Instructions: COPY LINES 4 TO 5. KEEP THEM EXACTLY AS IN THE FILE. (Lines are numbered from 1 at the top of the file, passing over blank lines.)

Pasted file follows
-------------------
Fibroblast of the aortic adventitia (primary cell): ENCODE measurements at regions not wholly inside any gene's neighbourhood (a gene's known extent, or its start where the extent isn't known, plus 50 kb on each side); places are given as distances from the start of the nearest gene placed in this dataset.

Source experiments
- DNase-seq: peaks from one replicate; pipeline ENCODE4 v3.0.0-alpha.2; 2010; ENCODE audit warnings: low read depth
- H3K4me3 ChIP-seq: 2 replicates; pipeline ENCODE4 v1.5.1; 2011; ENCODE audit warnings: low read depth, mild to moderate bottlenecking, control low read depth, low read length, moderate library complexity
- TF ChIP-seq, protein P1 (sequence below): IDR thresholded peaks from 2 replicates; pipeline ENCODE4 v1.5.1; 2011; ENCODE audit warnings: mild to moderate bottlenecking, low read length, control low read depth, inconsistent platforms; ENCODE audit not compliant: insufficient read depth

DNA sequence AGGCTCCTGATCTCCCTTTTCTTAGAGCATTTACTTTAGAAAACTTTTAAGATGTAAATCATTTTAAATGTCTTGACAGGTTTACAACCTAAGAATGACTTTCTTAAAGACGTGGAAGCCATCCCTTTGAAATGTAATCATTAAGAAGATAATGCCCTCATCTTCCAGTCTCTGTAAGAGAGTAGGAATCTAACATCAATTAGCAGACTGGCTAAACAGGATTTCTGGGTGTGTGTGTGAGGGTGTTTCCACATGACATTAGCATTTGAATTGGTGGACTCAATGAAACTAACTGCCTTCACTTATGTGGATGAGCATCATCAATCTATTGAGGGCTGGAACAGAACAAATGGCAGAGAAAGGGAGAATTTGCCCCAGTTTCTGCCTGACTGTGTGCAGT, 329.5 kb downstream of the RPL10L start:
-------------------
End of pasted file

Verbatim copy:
- H3K4me3 ChIP-seq: 2 replicates; pipeline ENCODE4 v1.5.1; 2011; ENCODE audit warnings: low read depth, mild to moderate bottlenecking, control low read depth, low read length, moderate library complexity
- TF ChIP-seq, protein P1 (sequence below): IDR thresholded peaks from 2 replicates; pipeline ENCODE4 v1.5.1; 2011; ENCODE audit warnings: mild to moderate bottlenecking, low read length, control low read depth, inconsistent platforms; ENCODE audit not compliant: insufficient read depth